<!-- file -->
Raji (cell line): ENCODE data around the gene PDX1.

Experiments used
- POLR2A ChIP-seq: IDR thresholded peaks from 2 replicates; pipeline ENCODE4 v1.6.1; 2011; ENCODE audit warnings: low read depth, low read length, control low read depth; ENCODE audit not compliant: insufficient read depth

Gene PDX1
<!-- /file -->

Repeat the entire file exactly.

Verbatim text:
Raji (cell line): ENCODE data around the gene PDX1.

Experiments used
- POLR2A ChIP-seq: IDR thresholded peaks from 2 replicates; pipeline ENCODE4 v1.6.1; 2011; ENCODE audit warnings: low read depth, low read length, control low read depth; ENCODE audit not compliant: insufficient read depth

Gene PDX1